Can you separate the art from the artist?📚
JK Rowling's return to the Twitter soapbox has got me thinking...
Amidst this weekend’s Black Lives Matter protests, where thousands gathered in cities across the world to fight for civil rights and against police brutality, JK Rowling popped up on Twitter… not to share the link to George Floyd’s petition or to announce a seven-figure donation to a BLM charity, but rather to once-again share her views about the legitimacy of trans rights.
As a self-professed Ravenclaw and all-round Harry Potter fan, it hurts me to see Rowling share opinions that I so vehemently disagree with.
This is not the first time Rowling has spoken out about transgenderism. She is well-known for tweeting her trans-exclusionary radical feminist (TERF) views.
The Harry Potter author’s latest controversial tweet continues her notion that trans-women can never truly understand the suffering of the cis-woman. Taking it one step further, Rowling infers that only women menstruate.
There is a unique inner struggle that occurs when an artist whose work you love shares opinions you stand so firmly against. This isn’t a new concept. Woody Allen is still making films, despite decades-worth of allegations of sexual abuse. English Literature students still revere the works of H.P Lovecraft, the father of horror and a well-known racist (I am not a fan of either of these, by the way - just using them as examples of popular creators who are crappy people.)
So, in this capitalist society of ours, by buying the art created by these individuals, are we supporting them and their views?
On the other hand, is it even possible to only support creators who live by our exact values? I must add that I am writing this while wearing a Harry Potter sweatshirt… so this is the perfect allegory for my confusion about the issue at hand.
I’m delighted to see Harry Potter stars Daniel Radcliffe and Katie Leung have spoken out in support of trans rights and against Rowling’s polarising opinions. I highly recommend reading Radcliffe’s whole piece on The Trevor Project, here’s a snippet:
Transgender women are women. Any statement to the contrary erases the identity and dignity of transgender people and goes against all advice given by professional health care associations who have far more expertise on this subject matter than either Jo or I. According to The Trevor Project, 78% of transgender and nonbinary youth reported being the subject of discrimination due to their gender identity. It’s clear that we need to do more to support transgender and nonbinary people, not invalidate their identities, and not cause further harm.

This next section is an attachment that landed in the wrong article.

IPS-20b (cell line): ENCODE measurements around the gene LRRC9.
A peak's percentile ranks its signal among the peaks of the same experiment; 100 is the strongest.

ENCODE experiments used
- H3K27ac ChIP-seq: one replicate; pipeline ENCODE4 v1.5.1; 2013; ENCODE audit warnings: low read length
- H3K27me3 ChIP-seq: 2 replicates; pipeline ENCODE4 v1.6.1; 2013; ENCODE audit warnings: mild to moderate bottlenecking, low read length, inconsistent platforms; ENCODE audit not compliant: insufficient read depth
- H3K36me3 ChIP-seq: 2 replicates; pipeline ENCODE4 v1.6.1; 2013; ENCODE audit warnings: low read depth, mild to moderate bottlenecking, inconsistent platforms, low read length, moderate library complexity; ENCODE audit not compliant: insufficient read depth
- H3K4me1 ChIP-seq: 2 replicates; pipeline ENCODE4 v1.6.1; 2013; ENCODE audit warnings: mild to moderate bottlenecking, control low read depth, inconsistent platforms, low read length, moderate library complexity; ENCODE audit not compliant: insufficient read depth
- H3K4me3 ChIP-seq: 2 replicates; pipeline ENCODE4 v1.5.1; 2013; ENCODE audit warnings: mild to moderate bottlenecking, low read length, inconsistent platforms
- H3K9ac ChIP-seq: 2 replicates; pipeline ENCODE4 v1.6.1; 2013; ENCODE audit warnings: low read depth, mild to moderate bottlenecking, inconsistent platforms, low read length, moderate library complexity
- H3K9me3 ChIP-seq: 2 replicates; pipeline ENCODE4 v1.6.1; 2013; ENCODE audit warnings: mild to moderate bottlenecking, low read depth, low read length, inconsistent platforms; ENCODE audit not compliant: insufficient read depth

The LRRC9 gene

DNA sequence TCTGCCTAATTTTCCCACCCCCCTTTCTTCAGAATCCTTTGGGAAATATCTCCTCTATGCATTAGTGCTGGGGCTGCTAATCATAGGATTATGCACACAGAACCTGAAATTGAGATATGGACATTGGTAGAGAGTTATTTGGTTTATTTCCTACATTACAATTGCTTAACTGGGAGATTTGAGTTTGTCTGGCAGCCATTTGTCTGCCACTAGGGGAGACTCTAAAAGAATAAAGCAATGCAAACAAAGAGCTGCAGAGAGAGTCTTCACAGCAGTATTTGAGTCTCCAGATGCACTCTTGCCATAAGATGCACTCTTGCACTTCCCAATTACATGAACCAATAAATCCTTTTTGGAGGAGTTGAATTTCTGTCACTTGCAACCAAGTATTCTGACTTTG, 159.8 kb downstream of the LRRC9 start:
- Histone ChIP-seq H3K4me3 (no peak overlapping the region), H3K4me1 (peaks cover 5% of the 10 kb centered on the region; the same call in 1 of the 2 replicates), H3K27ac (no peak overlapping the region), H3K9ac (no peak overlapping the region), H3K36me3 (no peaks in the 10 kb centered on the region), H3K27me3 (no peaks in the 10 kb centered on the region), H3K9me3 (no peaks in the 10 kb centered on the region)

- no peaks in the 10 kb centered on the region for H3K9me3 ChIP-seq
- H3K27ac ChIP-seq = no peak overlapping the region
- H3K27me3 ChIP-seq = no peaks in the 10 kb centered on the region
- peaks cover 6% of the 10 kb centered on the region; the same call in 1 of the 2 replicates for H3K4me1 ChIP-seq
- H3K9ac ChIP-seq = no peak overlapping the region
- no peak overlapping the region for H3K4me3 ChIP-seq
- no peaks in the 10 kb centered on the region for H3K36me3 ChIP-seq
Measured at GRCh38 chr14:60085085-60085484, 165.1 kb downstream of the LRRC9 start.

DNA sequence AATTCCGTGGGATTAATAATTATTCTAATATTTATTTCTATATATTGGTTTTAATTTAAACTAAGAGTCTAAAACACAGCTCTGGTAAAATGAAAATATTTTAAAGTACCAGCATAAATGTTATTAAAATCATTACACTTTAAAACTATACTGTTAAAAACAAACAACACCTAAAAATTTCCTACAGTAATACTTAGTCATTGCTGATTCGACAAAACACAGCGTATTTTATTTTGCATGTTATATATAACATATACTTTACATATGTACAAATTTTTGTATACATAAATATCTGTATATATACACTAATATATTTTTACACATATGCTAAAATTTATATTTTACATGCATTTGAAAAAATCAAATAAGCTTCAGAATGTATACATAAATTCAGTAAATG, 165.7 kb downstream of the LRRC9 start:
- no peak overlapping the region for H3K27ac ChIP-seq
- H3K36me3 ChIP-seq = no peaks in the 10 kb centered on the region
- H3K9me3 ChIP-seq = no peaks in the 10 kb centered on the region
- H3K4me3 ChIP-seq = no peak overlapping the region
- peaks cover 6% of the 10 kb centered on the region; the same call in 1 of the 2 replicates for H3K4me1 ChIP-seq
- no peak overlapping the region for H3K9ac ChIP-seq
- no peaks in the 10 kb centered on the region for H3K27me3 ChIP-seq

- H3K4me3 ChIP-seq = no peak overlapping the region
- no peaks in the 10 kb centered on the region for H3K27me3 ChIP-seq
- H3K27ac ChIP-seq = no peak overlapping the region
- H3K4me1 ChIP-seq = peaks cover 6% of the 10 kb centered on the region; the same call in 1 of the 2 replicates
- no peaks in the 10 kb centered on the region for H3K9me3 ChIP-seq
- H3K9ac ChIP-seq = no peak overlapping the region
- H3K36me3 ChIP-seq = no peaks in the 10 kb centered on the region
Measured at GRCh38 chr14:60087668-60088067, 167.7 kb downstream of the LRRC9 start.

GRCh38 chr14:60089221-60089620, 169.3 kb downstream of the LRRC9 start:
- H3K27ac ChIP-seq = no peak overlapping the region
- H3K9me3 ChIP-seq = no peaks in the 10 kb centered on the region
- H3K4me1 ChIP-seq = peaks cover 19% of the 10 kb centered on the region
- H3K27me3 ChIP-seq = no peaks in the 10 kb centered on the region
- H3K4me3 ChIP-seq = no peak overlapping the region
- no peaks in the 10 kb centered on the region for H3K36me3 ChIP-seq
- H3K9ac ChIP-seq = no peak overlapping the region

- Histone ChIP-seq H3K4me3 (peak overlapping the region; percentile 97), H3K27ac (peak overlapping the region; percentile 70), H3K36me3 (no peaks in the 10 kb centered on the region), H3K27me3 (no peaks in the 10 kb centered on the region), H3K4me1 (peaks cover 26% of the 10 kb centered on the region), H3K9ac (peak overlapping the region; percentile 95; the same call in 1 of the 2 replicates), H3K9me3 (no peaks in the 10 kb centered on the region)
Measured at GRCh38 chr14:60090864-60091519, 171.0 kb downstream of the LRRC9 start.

Without Rowling, we’d have no Harry Potter. But creating great art doesn’t (and shouldn’t) give you a free pass to say and do whatever you want without facing the consequences.
It’s all about where we see the lines between the art and the artist. Can we see them as separate entities? Or should we “cancel” those who use their fame to spread toxic opinions?
What do you think? Quite frankly, I have no idea.
Things I’ve enjoyed this week, i.e. books I’ve read this week…
Last week, I mentioned I was deep into Voyager by Diana Gabaldon - the third instalment in the Outlander series. I finished it and this series continues to be really fun to read (if a little farfetched at times). I preferred this one to the second book, and I hear the most recent (eighth - I think!) is amazing, so maybe I’ll get there before 2020 is out.
I tend to split out my epic reads (Voyager was 1,100 pages and took me 11 days - v. slow for me) with some shorter books. I read Scythe by Neal Schusterman, the first in his Arc of Scythe series on Saturday and already started the second, Thunderhead. This story is gripping me at my very core. Highly recommend!
The YA series is set in a world where they have eradicated death, so there is a group of people called Scythes who have to keep to the population under control through a “gleaning” (killing!) process. I won’t say anymore, as I hate spoilers, but it’s basically a Hunger Games-esque dystopian series that seems to be growing well-beyond the initial concept - and Schusterman’s writing is wonderful.
As has become Conversations By The Sea tradition, I’ll round close the newsletter with a reminder of my Twitter and Goodreads links, wish you a lovely Wednesday and share my favourite doggy photo from the week.
Potter and I having a cuddle on Friday lunchtime:
Until next week!
Enjoyed this? Read past issues:
27 May - Let's talk about money
20 May - A mental health catch up
13 May - The fantasy characters of lockdown
29 April - When the inspiration runs dry
22 April - One year on…
15 April - It's a great time to be a generalist